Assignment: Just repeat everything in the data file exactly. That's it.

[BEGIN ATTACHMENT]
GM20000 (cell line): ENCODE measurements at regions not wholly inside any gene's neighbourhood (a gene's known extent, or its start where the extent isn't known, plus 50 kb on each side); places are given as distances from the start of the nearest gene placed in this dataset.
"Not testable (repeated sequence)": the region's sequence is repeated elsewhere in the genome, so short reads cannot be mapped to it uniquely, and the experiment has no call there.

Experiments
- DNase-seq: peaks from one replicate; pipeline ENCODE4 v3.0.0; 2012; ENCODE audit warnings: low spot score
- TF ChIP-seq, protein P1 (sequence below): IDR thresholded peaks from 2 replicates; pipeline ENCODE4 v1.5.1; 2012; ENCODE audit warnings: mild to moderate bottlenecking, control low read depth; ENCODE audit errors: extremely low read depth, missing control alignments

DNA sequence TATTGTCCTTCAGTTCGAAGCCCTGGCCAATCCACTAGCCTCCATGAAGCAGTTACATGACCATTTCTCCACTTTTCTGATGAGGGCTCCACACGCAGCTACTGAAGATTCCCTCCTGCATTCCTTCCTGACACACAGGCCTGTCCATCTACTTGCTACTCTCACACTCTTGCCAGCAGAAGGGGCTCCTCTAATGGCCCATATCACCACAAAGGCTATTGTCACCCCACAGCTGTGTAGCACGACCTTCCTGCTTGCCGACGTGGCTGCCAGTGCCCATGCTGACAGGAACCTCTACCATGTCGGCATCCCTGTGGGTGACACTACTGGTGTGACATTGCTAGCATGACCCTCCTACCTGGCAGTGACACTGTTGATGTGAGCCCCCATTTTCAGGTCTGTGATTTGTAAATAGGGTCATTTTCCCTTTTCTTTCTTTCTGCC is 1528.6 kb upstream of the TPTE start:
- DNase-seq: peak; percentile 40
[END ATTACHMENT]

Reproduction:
GM20000 (cell line): ENCODE measurements at regions not wholly inside any gene's neighbourhood (a gene's known extent, or its start where the extent isn't known, plus 50 kb on each side); places are given as distances from the start of the nearest gene placed in this dataset.
"Not testable (repeated sequence)": the region's sequence is repeated elsewhere in the genome, so short reads cannot be mapped to it uniquely, and the experiment has no call there.

Experiments
- DNase-seq: peaks from one replicate; pipeline ENCODE4 v3.0.0; 2012; ENCODE audit warnings: low spot score
- TF ChIP-seq, protein P1 (sequence below): IDR thresholded peaks from 2 replicates; pipeline ENCODE4 v1.5.1; 2012; ENCODE audit warnings: mild to moderate bottlenecking, control low read depth; ENCODE audit errors: extremely low read depth, missing control alignments

DNA sequence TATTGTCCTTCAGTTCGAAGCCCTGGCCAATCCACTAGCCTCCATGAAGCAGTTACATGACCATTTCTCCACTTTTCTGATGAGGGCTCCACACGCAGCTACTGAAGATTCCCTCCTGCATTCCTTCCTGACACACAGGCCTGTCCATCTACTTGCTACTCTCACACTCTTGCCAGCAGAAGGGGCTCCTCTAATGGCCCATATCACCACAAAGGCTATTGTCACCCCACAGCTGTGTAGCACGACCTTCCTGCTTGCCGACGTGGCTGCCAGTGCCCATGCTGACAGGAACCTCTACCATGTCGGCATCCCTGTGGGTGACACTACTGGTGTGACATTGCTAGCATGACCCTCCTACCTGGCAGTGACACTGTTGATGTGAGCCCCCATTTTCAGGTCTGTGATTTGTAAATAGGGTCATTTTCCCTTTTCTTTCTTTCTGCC is 1528.6 kb upstream of the TPTE start:
- DNase-seq: peak; percentile 40